Every church should know who they are, what their mission is, and who they are trying to reach. The churches who do not embrace this are trying to keep up rather than forge ahead. These churches have a “me too” attitude when it comes to adopting program, etc. rather than, lets do what’s right by the community we are planted in.

The creative church should be asking, “Is this important?” and if is important, “how do we creatively meet this need using the the right people and the right right amount of money, and the right amount of compassion an wisdom.”  Anything less than this, is lip service.

The church that not only embraces artist, but creates them. 

If you want to be in or work at a creative church, look at the kind of people the church is producing. Is the church looking to raise up artists and creatives who are using their gifs and talent for the glory of God? Or is that church stifling the artist and is stuck in one or two dimensional thinking when trying to convey it’s message?

In our church, the ladies get together for Craft Night. Craft night is, as you would thing, ladies getting together to paint and create seasonal crafts, etc. But why is the only kind of craft night most churches have? Why can’t their be a craft night for men to

  • do wood work
  • iron craft
  • model painting
  • drone flying
  • cooking/grilling
  • building
  • car repair/upgrades

All of these could be “crafts” men participate if the church saw and men saw themselves as artists. The same goes for kids and youth. Are we showing kids and youth how not how to get off the media train, but how to discern, harness, and use the tech and media they love to speak the The Word.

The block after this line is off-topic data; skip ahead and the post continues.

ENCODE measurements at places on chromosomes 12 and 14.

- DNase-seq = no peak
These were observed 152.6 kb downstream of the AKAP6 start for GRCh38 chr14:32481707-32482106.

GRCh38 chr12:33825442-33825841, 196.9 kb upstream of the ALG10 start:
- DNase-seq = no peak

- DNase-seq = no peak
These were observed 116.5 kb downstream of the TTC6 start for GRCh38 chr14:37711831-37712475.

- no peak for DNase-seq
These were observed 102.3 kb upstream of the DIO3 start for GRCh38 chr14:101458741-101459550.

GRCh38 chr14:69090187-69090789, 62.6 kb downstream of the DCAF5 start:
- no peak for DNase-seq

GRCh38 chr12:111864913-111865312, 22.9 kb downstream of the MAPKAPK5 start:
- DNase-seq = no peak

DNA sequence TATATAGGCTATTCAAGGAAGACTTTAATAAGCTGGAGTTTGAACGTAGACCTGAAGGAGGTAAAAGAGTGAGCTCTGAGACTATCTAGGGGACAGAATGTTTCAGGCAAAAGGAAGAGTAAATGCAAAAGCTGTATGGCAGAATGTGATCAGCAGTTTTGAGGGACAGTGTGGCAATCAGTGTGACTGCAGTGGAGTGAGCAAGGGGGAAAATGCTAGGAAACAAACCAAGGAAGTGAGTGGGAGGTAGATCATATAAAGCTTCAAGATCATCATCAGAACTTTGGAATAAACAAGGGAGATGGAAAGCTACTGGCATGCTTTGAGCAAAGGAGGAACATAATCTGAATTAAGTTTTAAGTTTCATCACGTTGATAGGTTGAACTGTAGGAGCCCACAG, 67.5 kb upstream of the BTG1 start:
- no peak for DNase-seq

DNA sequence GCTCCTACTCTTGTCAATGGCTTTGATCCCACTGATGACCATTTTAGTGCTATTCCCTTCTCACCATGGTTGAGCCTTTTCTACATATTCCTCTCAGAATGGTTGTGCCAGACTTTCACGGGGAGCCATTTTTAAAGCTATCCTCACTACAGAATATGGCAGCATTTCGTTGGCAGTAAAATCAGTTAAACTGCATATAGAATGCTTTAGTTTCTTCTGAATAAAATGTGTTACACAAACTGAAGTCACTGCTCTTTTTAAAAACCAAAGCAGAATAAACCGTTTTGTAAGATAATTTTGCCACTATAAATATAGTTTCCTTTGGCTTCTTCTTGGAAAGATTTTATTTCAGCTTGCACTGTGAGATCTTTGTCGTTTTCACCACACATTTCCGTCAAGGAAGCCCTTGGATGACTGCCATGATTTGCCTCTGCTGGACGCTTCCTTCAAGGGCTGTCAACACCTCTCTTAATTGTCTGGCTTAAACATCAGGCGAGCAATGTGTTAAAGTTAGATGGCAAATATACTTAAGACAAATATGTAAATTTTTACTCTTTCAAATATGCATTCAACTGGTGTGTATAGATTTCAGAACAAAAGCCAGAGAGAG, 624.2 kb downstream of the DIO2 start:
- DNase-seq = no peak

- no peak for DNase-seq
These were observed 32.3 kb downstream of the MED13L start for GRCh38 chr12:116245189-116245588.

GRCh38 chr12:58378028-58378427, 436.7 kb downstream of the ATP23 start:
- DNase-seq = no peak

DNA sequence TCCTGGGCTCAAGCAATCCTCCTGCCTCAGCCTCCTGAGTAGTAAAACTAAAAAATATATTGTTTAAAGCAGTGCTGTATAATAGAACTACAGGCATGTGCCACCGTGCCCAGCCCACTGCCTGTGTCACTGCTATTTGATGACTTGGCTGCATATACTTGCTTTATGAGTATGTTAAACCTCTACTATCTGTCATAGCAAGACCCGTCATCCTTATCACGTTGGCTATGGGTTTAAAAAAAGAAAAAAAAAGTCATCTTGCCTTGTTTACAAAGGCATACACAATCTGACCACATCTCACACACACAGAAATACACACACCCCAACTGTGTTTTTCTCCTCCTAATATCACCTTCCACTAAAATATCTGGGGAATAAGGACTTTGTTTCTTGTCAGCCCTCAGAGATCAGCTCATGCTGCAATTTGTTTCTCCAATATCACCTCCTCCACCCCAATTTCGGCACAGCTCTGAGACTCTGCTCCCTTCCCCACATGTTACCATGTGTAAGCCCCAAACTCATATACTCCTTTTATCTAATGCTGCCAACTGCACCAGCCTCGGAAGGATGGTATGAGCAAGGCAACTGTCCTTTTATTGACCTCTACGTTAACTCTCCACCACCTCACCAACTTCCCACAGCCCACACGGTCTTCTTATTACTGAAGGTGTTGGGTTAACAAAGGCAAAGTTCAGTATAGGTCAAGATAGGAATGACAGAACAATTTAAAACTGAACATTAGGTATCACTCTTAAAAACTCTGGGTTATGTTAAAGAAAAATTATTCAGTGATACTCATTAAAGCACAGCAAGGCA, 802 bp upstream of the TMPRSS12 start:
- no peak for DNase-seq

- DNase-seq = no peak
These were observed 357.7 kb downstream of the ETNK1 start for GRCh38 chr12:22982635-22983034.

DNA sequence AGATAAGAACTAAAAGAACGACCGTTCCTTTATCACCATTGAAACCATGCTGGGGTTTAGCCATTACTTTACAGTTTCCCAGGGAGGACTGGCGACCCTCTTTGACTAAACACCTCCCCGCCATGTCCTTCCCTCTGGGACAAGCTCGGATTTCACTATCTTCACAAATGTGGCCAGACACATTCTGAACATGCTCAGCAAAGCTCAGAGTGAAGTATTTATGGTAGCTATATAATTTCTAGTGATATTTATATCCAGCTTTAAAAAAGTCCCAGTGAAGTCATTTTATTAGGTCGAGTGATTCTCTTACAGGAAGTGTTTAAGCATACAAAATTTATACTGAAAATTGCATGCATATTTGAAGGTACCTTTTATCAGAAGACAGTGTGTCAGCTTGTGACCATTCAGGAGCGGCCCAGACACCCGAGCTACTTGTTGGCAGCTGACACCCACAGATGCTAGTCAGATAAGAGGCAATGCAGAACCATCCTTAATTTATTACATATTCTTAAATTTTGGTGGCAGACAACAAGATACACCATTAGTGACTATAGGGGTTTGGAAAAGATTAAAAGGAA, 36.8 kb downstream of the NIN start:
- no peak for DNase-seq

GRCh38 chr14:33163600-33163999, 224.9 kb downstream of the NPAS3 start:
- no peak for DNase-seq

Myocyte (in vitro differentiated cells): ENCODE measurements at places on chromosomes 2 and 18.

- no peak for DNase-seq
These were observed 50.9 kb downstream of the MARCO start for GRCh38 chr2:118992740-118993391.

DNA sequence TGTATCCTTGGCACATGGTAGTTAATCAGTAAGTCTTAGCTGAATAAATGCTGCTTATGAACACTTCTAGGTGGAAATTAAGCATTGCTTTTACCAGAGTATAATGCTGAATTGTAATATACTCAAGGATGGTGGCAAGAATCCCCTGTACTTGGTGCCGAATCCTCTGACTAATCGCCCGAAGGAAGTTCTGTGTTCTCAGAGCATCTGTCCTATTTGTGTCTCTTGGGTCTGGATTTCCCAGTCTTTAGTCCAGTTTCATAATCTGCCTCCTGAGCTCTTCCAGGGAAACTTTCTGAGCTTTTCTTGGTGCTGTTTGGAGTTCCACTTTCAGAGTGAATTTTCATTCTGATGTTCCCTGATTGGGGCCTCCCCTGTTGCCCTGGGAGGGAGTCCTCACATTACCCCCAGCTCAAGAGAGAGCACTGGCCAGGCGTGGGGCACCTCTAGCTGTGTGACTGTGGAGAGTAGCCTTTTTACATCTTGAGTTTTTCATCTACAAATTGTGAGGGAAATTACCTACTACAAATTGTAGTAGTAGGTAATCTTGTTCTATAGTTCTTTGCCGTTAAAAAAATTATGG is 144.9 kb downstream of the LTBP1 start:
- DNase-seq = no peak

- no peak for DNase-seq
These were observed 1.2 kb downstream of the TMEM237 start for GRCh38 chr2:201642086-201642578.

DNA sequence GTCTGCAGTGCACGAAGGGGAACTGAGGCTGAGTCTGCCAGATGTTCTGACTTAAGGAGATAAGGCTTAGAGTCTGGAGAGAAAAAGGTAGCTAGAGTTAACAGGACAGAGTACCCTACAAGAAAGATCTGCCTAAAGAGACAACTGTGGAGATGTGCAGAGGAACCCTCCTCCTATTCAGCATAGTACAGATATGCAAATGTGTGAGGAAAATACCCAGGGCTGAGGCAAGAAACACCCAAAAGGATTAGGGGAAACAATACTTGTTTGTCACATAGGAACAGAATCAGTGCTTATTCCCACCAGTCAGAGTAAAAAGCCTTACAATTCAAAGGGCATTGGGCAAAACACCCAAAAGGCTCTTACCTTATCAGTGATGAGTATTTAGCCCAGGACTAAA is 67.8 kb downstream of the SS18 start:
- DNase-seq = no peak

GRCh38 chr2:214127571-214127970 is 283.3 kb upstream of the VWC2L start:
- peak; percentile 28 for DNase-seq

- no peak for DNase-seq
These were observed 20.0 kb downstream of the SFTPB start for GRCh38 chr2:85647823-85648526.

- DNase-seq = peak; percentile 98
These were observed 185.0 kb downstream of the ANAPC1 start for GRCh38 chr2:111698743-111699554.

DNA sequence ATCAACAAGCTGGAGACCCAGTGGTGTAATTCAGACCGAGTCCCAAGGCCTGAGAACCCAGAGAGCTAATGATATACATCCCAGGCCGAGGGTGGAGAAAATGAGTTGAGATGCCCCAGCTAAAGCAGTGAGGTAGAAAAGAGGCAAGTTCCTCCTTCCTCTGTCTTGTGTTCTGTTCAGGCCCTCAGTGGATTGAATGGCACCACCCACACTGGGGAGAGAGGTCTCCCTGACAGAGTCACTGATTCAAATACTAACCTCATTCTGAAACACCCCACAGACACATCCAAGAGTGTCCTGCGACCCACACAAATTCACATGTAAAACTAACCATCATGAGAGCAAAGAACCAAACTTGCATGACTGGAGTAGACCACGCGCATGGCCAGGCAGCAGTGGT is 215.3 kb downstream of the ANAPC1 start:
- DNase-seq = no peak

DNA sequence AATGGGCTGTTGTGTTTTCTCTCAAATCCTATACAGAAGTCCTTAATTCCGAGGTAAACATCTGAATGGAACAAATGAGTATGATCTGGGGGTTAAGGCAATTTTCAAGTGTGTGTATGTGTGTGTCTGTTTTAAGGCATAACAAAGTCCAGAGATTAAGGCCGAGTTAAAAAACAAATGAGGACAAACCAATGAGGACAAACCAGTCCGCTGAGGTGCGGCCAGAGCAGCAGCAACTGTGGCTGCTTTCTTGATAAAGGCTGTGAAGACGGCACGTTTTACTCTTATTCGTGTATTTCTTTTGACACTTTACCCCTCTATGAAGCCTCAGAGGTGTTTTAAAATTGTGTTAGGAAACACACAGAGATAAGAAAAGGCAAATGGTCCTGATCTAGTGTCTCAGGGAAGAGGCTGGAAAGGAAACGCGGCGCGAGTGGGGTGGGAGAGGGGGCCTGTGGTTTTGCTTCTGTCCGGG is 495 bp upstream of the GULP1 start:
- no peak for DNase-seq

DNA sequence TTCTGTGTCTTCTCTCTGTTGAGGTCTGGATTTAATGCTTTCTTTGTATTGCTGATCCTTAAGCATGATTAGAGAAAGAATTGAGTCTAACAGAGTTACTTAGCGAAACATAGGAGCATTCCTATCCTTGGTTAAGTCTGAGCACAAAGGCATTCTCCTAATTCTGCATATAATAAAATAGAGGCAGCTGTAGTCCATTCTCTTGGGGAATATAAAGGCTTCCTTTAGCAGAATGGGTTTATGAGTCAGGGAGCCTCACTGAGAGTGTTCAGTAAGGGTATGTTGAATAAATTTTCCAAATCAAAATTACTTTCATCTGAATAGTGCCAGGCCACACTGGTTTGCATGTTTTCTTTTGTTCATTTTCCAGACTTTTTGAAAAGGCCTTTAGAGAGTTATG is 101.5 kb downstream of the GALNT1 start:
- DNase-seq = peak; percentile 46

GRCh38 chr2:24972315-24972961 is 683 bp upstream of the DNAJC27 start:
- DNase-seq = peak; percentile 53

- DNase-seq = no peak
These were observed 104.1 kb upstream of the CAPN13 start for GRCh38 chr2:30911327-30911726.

In his book Real Artists don’t starve. talk about Hemingway’s journey to Paris. In Paris, Hemingway met all kinds of creative people that made him the creative he was.

Why can’t the church be someone’s Paris. A place where people who understand they have a God-given gift and want to use it for His glory? Why can’t someone with non-tradtional gifts and talents discover how to use them for God’s glory?

Youth workers, if God is calling you to use your creativity, sadly I cannot encourage you to just take any job, at any church. Go where God leads you.

In the end, you have to find your Paris, your scene, where your gifts can be cultivated and grown so you can make an impact.

If you are a youth worker, you are an artist and I recommend picking up Jeff’s book. Pick it up and follow along with me.

Check out the sixth post in the series: This Is Where Your Best YM Ideas Will Come From